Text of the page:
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Texas must fight hunger all year
November 23, 2009

While millions of Texas households prepare to celebrate Thanksgiving with a hearty family meal, millions of their fellow Texans aren't sure when or how they'll get their next meal.

Written by Editorial , The Dallas Morning News


While millions of Texas households prepare to celebrate Thanksgiving with a hearty family meal, millions of their fellow Texans aren't sure when or how they'll get their next meal.

People don't choose to be hungry, which is why prosperous Texans shouldn't ignore others' suffering when the holiday season ends. It's honorable to volunteer at food banks or to write a check to provide food for the needy, but eventually Texans must come to grips with the reality that this state's dismal record on combating hunger is getting worse.

"Texans should be shocked that a state as prosperous as Texas is doing so poorly," says the state's agriculture commissioner, Republican Todd Staples.

According to federal statistics released last week, 16.3 percent of Texas households lack regular access to adequate nutrition or face hunger nightly. The percentage of so-called "food insecure" households in Texas is more than 4 points higher than the national average of 12.2 percent, ranking Texas ahead of only Mississippi. In these households, people regularly skip meals, eat cheaper and less nutritious foods, depend on government aid like food stamps or seek help from food pantries.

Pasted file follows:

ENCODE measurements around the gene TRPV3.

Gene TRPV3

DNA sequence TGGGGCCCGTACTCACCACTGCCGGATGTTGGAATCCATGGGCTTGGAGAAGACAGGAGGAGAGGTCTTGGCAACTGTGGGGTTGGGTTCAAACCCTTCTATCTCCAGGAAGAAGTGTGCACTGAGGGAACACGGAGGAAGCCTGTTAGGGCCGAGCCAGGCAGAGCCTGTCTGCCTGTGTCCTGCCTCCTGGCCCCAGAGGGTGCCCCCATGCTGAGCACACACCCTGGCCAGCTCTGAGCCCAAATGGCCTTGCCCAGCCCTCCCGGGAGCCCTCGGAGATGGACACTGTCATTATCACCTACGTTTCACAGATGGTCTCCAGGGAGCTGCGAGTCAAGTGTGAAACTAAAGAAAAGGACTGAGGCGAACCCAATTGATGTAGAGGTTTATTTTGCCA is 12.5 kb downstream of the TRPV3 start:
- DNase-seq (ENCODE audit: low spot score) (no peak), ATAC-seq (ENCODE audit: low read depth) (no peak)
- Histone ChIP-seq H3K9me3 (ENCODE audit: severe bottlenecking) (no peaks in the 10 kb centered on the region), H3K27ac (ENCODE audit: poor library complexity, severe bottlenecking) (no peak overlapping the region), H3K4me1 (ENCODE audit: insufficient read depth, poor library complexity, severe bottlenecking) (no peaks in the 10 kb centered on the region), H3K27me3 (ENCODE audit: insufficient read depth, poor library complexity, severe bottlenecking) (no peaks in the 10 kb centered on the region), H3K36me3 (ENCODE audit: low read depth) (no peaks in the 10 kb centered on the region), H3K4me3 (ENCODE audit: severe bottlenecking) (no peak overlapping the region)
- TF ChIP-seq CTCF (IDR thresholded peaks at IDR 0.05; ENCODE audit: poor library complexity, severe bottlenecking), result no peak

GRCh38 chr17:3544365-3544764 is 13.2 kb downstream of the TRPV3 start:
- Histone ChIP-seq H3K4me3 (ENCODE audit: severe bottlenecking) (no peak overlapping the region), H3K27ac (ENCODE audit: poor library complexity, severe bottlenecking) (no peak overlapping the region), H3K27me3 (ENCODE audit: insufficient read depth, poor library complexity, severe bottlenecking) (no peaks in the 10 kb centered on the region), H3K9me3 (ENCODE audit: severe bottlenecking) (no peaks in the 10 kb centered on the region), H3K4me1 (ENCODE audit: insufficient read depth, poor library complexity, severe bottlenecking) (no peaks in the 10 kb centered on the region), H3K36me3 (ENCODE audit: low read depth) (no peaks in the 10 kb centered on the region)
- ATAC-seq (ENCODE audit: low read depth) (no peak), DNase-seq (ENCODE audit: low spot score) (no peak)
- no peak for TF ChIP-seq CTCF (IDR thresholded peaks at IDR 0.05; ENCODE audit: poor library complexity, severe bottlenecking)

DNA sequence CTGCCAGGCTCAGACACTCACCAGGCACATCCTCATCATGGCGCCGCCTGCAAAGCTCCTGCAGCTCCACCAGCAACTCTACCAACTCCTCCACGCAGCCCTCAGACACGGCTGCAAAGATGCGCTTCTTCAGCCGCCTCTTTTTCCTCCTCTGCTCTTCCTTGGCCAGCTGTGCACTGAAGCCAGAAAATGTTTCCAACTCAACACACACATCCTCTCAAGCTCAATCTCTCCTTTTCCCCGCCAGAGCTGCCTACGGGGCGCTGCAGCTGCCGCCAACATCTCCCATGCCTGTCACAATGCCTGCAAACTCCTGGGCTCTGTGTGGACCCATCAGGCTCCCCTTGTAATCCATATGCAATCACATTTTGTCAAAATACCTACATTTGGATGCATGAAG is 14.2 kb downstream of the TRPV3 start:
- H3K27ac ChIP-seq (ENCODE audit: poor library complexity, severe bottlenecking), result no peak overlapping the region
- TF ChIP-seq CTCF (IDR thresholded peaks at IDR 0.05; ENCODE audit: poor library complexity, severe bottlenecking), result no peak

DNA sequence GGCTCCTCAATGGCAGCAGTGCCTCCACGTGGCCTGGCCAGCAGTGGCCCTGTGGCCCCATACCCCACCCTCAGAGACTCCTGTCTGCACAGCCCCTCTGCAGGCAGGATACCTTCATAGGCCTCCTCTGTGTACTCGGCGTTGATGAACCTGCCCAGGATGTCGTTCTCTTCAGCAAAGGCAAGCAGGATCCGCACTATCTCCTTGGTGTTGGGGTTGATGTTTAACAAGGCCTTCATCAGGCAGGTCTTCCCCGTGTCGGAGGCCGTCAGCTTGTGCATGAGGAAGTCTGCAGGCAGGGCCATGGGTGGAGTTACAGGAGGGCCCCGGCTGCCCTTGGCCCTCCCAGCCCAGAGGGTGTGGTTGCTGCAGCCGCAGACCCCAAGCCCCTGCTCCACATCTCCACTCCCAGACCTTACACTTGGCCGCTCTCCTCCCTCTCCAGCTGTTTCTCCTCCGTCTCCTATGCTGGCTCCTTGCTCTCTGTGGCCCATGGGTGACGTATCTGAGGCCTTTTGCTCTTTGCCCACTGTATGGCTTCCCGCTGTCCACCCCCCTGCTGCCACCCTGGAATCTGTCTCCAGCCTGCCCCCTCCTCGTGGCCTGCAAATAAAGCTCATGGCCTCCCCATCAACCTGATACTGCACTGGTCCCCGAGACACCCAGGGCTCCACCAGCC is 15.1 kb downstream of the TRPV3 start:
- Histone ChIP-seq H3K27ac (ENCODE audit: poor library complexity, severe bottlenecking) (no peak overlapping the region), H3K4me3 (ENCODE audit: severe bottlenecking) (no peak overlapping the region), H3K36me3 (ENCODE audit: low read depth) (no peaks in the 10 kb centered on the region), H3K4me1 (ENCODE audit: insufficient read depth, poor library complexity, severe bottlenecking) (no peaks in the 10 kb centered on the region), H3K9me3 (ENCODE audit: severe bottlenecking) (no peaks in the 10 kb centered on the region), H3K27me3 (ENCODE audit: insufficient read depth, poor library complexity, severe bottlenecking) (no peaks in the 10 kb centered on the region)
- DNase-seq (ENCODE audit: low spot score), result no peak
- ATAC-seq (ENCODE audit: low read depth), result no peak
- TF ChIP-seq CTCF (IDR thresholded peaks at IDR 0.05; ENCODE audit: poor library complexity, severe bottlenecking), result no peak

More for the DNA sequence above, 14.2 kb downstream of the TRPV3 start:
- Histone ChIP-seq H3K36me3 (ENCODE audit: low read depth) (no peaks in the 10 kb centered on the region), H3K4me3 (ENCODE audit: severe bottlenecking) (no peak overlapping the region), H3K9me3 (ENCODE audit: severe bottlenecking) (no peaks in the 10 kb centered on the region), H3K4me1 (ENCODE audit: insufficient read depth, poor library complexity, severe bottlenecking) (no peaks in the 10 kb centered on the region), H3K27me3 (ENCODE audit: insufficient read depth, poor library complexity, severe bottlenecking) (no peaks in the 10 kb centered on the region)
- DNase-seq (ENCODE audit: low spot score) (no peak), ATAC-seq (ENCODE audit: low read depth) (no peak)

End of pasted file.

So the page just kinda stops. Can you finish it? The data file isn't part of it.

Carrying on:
The recession can be blamed for only part of Texas' misery; it rated an abysmal 15.2 percent of "food insecure" households a decade ago, when its economy was booming. Now, says Jan Pruitt, executive director of the North Texas Food Bank, member agencies are seeing about 36 percent more new food recipients and distributing 50 percent more food each week.

The food bank readily accepts contributions in food and money all year, but Pruitt says eradicating hunger also requires such comprehensive strategies as making sure the needy, especially those with children, receive food stamps and other assistance.

Texans can confront hunger in small and large ways. A few hopeful signs emerged at a hunger summit in Waco last week. Led by the Texas Hunger Initiative, a coalition of federal, state and local agencies agreed to campaign to make sure Texas schoolchildren don't go hungry during the summer when subsidized breakfasts and lunches are less accessible. Churches, youth organizations and school districts will be asked next month to help get food to the 2.5 million school-age children eligible for summer feeding programs. Likewise, Staples will issue a similar anti-hunger challenge to mayors across Texas.

Hunger has been with us forever and will stay with us until enough people insist that it will not continue. It's good to hear more voices shouting this message. 

Fighting Texas hunger

•Donate food and cash to the North Texas Food Bank or its member agencies. For contribution details, go to or call (214) 330-1396.

•Urge Texas legislators to support efforts to provide food stamps and other programs to needy families, especially those with children. Only a small portion of eligible recipients in Texas currently participate in food stamp and summer feeding programs. For contact info go to

•Contact the Texas Hunger Initiative and ask how you can help. For more information, go to or call 254-710-3704. 

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